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WASHINGTON — According to the U.S. Energy Information Administration’s (EIA) latest edition of This Week in Petroleum , the U.S. average retail price for regular gasoline decreased for the fifth consecutive week, falling 10.4 cents to $2.376 per gallon, according to NACS online.
"Over the past five weeks, retail prices have dropped a total of 55.2 cents per gallon. Nevertheless, this week’s price is 37.5 cents higher than this time last year,"reported EIA.
Retail gasoline prices were down throughout the country, with the Rocky Mountain region seeing the largest regional decrease of 12.2 cents to $2.464 per gallon. The Midwest had the lowest regional price in the country, falling 9.5 cents to $2.231 per gallon. East Coast prices fell by 10.9 cents to $2.396 per gallon. The West Coast averaged $2.623 per gallon and California prices lost 8.8 cents to $2.659 per gallon.
Retail diesel fuel prices fell 17.8 cents to $2.698 per gallon — the lowest price since Aug. 29, 2005. Over the last two weeks, the U.S. average retail diesel price has plummeted 45.9 cents per gallon, the largest two-week decline on record, according to the report.
Diesel prices were down throughout the country last week, with the Midwest seeing the largest regional decrease of 23.6 cents to $2.671 cents per gallon. The highest regional average price in the country was in the Rocky Mountain region, falling 17.2 cents to average $2.907 per gallon. East Coast prices were down 12.7 cents to $2.657 per gallon, the lowest regional price in the nation. West Coast prices averaged $2.821 per gallon, a decrease of 13 cents.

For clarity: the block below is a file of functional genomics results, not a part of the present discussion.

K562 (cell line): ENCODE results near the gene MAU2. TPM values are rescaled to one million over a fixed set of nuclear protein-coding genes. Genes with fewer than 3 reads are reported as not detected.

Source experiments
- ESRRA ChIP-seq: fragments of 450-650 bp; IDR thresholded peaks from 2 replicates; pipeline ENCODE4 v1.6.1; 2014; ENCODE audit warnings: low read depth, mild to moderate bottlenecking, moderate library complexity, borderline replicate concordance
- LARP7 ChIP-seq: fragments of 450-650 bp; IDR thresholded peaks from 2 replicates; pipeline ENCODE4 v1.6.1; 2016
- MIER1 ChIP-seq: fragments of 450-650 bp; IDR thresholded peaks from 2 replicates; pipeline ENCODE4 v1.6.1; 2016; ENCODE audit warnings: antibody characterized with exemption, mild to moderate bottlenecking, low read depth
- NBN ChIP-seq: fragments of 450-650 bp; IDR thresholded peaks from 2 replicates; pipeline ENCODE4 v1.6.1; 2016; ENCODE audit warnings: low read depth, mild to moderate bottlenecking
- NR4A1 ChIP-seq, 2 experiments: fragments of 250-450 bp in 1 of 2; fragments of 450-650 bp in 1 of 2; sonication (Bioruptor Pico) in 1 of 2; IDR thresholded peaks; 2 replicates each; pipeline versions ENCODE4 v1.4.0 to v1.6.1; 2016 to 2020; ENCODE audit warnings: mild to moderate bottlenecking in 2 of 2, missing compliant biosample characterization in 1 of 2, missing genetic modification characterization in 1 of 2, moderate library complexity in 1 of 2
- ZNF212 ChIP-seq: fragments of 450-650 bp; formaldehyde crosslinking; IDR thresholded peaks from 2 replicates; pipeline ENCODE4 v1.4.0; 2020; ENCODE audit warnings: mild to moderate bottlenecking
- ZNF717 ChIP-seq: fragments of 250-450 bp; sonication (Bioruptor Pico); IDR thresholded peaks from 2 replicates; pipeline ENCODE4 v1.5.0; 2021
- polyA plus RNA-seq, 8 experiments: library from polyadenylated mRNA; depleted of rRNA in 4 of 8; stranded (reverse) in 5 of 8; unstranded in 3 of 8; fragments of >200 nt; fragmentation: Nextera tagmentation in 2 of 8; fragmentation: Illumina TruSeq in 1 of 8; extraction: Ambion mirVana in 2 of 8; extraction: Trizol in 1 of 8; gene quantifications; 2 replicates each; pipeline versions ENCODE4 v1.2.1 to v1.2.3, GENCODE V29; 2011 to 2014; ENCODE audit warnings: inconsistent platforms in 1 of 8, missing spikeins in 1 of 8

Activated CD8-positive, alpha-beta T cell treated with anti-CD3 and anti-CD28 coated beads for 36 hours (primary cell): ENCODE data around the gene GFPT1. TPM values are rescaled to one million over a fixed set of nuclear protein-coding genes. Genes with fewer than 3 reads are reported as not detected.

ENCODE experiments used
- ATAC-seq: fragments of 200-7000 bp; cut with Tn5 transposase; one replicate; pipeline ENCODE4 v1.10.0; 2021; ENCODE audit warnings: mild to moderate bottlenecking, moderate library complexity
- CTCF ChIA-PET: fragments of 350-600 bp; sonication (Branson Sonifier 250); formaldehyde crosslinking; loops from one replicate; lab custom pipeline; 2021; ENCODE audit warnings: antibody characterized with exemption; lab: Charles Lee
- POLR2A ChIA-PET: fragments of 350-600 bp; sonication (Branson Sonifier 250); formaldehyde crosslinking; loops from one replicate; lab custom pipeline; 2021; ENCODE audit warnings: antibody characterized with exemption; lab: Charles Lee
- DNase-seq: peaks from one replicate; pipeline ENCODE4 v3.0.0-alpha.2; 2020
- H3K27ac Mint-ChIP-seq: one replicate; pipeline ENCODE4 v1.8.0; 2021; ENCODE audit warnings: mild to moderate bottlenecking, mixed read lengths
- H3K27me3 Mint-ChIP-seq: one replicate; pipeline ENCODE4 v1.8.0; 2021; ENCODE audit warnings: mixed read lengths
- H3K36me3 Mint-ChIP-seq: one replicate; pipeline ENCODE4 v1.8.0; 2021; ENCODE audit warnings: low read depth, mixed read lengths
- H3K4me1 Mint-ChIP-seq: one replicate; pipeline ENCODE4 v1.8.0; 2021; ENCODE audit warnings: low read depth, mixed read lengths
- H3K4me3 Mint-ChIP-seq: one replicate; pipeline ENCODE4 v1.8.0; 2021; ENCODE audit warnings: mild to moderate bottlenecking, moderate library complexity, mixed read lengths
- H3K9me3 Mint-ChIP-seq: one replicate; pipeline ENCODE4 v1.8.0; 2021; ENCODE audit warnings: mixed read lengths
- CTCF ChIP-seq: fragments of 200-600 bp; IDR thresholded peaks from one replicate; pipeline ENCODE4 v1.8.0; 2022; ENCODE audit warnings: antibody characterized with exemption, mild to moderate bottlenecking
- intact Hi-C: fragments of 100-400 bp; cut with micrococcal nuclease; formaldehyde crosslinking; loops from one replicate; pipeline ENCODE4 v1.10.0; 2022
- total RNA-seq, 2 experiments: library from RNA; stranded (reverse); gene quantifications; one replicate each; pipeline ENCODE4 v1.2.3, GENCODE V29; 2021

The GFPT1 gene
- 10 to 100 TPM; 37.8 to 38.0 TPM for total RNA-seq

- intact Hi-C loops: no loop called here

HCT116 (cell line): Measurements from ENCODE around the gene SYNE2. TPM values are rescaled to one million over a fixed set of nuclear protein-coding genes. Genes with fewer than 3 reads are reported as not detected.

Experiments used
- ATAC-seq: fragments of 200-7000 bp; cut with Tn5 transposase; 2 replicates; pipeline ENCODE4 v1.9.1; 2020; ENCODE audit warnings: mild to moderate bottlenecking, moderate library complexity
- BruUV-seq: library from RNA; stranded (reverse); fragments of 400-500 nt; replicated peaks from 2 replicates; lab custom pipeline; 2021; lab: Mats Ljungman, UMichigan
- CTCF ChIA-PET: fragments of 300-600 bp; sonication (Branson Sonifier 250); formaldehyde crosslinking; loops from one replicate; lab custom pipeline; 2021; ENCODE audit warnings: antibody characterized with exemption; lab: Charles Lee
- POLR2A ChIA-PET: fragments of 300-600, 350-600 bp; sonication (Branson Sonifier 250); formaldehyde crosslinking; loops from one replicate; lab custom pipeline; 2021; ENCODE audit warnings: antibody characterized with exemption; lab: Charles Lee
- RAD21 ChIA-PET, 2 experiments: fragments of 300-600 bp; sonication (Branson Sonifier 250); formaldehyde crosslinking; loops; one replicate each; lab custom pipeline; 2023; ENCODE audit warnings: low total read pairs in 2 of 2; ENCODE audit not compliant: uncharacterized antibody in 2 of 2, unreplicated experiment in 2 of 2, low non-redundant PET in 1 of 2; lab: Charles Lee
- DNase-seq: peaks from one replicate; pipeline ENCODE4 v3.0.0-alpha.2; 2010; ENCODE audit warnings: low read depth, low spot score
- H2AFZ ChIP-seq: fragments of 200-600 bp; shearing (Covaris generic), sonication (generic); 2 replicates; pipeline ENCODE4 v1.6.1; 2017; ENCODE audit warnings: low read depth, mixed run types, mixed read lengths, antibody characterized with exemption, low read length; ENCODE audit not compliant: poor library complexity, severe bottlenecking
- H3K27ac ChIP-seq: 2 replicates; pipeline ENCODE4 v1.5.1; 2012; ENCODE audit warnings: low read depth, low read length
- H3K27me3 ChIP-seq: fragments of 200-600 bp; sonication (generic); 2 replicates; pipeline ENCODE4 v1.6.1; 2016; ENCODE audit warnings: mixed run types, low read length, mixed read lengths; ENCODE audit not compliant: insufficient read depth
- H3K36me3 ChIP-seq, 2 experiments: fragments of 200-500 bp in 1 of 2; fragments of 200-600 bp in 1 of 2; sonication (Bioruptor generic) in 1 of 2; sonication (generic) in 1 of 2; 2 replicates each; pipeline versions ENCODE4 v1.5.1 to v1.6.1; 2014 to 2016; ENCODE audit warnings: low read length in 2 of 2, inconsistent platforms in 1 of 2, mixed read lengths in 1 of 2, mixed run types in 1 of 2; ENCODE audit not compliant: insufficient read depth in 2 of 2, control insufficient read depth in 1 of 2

EIA also reports that while retail gasoline prices remain significantly higher than year-ago levels, they have tracked spot prices this summer and fall in a manner consistent with previous price run-ups.
"This relationship can be quantified to the point where we can predict fairly accurately how retail prices will behave given spot prices," said EIA, adding, "This analysis shows that it takes about a week for retail prices to begin to reflect changes to spot prices, and that it takes several weeks before retail prices fully reflect changes in spot prices. This lag explains why retail prices sometimes continue to move higher after spot prices have begun to drop."
While Hurricanes Katrina and Rita dramatically reduced crude oil production, perhaps the most severe damage to gasoline markets was caused by shutdowns from power outages, of major product pipelines, notes EIA. Once refineries got back on track, gasoline supplies improved enough to cause spot prices to dip below pre-hurricane levels, with retail levels following suit, NACS online reported.
"While retail prices have not dropped quite as much as spot prices in recent weeks, we would expect retail prices to continue to fall even if spot prices begin to flatten out," said the EIA report.